Familiar surrounds for Tiger in FedExCup hunt

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ATLANTA, Sep 14 (Reuters) Tiger Woods surged into a familiar position at the top of the leaderboard in the Tour Championship today, despite failing to stretch his advantage over the last nine holes.

The world number one scorched the front nine in a blistering seven-under-par 28 before offsetting two birdies with two bogeys after the turn at a wet East Lake Golf Club.

''I saw I was three (ahead) and on the back nine I wanted to just try and get to four or five,'' Woods told reporters after shooting a seven-under 63.

''I felt if I made two or three birdies on the back nine, I'd get it to that number. I made the two birdies but I also made the two bogeys.'' Although the American did not produce his desired late surge at East Lake, history and form suggest he will be difficult to catch in the final event of the inaugural FedExCup playoff series.

Chasing his seventh title this season, Woods is close to his best and has won 29 times out of 35 when holding at least a share of the 36-hole lead on the PGA Tour.

Victory here would also earn him the 10 million dollars bonus as the first FedExCup champion but he refuses to be distracted from his primary goal.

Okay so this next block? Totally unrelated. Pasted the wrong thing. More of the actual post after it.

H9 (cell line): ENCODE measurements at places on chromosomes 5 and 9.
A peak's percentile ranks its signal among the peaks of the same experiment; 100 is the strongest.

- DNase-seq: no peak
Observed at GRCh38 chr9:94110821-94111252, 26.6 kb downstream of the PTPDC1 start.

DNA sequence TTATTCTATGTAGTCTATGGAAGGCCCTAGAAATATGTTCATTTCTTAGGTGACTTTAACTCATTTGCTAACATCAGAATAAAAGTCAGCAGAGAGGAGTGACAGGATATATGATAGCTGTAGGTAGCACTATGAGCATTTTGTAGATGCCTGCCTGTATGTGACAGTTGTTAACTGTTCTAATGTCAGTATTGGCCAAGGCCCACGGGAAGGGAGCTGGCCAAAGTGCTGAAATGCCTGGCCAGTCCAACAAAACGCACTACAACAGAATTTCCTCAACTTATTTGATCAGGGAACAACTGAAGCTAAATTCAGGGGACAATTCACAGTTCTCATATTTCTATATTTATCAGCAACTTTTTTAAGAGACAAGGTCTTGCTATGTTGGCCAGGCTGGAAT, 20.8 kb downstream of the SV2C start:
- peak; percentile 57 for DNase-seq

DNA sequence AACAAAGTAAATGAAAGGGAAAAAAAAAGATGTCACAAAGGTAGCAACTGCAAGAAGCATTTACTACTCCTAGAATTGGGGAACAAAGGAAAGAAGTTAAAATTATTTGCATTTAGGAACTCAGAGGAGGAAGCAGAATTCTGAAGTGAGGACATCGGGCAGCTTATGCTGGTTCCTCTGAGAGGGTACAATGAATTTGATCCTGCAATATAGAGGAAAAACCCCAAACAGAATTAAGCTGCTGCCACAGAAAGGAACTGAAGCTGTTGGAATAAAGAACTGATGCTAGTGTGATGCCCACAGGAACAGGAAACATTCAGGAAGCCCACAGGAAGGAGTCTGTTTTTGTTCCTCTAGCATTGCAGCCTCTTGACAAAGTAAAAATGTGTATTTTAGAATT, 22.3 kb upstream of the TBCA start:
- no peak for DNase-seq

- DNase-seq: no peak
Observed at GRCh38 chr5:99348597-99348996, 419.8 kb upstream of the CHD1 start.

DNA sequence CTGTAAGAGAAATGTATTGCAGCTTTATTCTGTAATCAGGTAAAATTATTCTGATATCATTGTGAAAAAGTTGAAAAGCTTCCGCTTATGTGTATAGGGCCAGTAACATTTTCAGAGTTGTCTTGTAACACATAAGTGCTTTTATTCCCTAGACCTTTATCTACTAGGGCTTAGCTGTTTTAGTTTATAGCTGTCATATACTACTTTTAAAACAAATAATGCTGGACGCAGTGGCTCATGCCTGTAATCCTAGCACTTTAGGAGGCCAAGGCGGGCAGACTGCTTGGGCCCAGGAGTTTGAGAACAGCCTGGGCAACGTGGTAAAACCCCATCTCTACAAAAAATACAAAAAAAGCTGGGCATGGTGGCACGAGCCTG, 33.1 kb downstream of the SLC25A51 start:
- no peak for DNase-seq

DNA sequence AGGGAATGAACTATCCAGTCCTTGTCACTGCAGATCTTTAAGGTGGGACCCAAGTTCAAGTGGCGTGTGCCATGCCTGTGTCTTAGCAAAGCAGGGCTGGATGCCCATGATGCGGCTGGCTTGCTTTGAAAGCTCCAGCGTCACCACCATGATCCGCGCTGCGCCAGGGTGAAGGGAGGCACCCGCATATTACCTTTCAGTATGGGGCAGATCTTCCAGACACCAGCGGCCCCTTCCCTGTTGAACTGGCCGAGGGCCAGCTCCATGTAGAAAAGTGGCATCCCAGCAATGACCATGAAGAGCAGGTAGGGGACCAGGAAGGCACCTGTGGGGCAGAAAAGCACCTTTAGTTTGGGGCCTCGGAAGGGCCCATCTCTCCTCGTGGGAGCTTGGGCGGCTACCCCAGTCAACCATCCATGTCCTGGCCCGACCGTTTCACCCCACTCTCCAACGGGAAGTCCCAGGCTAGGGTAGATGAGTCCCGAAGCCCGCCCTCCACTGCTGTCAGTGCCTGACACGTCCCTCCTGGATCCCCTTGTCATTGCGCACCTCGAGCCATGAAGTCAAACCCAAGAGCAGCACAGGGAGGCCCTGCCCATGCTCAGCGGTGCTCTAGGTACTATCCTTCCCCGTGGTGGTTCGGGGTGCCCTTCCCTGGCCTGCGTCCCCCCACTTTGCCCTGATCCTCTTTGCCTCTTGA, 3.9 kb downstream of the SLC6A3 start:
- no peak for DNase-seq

''You just want to win the tournament,'' the FedExCup points leader said after a round featuring five birdies and an eagle in a stunning six-hole burst. ''Winning always takes care of everything.

GOOD SHAPE ''The whole idea of this week is to go out there and get it done. At the halfway point I'm in good shape for that.'' Although Woods has always preferred playing difficult courses where pars are at a premium, he accepts he will have to continue feasting on birdies in the soft, receptive conditions at East Lake.

''That's the nature of this tournament, which is so different than most (PGA) Tour championships,'' the 31-year-old said.

''You've got to be aggressive, you've got to make birdies and, if you don't, you're going to get passed.'' Woods, who holds a three-shot lead over second-placed American Woody Austin going into Saturday's third round, relished his stunning six-hole stretch from the par-four fourth.

''I don't know if it was a zone or not. I just felt the rhythm was good, the pace was good, walking pace was good, the swing was good,'' he said.

''I hit one bad putt that went in and I made a bomb there at nine.'' His seven-under run included a hole-out from a greenside bunker at the fifth and a 70-foot eagle putt at the par-five ninth.

Reuters SZ VP0310

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